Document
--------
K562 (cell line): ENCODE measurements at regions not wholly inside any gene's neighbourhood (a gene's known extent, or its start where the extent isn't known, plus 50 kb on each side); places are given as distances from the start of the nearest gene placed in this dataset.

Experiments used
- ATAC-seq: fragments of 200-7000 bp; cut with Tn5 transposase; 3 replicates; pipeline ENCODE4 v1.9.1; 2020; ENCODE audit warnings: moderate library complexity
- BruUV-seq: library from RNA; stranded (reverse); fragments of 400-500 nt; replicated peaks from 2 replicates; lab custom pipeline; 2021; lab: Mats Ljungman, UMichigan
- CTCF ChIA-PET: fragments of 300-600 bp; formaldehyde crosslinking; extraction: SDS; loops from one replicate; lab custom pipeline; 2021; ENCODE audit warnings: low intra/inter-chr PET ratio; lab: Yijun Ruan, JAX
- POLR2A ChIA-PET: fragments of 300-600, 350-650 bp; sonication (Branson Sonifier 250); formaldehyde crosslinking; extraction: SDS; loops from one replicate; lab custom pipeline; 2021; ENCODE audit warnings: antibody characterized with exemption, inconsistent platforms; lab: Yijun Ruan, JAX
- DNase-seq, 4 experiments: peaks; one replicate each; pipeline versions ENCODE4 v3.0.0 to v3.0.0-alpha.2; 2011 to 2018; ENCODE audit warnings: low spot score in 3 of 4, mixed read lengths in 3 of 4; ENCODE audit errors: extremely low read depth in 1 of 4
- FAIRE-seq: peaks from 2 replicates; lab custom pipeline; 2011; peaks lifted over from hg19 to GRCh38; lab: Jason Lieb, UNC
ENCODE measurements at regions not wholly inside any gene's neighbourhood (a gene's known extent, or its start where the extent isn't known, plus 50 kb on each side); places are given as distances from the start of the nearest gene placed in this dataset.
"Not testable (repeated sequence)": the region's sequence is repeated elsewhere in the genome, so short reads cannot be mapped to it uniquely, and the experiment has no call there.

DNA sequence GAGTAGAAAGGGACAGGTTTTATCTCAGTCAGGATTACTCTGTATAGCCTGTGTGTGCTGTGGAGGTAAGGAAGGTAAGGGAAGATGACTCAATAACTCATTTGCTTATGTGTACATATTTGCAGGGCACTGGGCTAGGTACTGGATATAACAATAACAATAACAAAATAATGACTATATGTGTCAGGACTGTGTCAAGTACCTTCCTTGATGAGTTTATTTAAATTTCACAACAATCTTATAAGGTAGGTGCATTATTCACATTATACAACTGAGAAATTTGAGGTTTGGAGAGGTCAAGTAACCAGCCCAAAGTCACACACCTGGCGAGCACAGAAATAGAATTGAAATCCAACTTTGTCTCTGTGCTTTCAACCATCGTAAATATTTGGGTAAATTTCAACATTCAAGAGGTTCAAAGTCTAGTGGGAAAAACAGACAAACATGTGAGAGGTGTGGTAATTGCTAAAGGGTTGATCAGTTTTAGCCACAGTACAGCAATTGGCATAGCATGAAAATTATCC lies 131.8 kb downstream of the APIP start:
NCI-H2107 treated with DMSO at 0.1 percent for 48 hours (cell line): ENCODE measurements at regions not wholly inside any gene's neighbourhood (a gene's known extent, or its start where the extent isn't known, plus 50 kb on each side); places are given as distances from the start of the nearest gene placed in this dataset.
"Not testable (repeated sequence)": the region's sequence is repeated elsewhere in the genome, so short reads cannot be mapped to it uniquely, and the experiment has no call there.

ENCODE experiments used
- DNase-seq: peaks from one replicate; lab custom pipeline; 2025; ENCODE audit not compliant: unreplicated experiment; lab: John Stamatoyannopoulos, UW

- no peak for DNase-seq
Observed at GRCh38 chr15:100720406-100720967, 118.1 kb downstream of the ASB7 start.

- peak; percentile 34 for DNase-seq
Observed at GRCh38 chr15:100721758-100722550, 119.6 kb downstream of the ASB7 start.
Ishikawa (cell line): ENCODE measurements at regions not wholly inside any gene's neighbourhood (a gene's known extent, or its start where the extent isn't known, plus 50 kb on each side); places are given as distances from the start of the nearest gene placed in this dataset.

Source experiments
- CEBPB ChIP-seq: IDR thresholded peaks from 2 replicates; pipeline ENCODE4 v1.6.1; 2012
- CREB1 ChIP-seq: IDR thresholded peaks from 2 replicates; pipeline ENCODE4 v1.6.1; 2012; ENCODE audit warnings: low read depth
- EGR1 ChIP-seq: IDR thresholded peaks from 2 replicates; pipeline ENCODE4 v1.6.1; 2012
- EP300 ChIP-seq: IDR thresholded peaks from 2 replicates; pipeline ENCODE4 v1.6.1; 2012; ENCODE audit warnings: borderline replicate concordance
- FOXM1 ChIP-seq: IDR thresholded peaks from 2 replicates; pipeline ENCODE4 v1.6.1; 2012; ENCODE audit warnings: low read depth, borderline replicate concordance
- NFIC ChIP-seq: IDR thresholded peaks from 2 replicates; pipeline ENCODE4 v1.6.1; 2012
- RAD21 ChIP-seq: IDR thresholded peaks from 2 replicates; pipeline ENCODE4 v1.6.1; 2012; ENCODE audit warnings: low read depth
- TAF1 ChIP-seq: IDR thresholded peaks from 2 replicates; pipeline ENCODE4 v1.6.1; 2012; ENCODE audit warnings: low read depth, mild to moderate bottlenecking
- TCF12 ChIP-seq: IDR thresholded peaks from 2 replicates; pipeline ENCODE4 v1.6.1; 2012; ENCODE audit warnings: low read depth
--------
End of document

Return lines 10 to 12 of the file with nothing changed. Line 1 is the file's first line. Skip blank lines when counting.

"Not testable (repeated sequence)": the region's sequence is repeated elsewhere in the genome, so short reads cannot be mapped to it uniquely, and the experiment has no call there.

DNA sequence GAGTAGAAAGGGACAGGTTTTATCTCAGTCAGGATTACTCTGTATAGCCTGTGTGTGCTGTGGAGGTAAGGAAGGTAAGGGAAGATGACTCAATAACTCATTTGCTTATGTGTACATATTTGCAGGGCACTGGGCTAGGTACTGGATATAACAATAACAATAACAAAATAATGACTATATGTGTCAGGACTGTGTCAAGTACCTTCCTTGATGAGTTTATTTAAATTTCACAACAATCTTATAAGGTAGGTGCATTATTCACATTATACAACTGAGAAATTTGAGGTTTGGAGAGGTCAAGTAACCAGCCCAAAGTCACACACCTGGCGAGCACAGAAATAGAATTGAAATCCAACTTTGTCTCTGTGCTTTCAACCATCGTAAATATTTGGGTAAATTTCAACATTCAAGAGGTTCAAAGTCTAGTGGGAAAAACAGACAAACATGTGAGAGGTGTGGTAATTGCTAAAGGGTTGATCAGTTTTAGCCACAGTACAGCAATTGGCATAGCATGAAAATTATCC lies 131.8 kb downstream of the APIP start:
NCI-H2107 treated with DMSO at 0.1 percent for 48 hours (cell line): ENCODE measurements at regions not wholly inside any gene's neighbourhood (a gene's known extent, or its start where the extent isn't known, plus 50 kb on each side); places are given as distances from the start of the nearest gene placed in this dataset.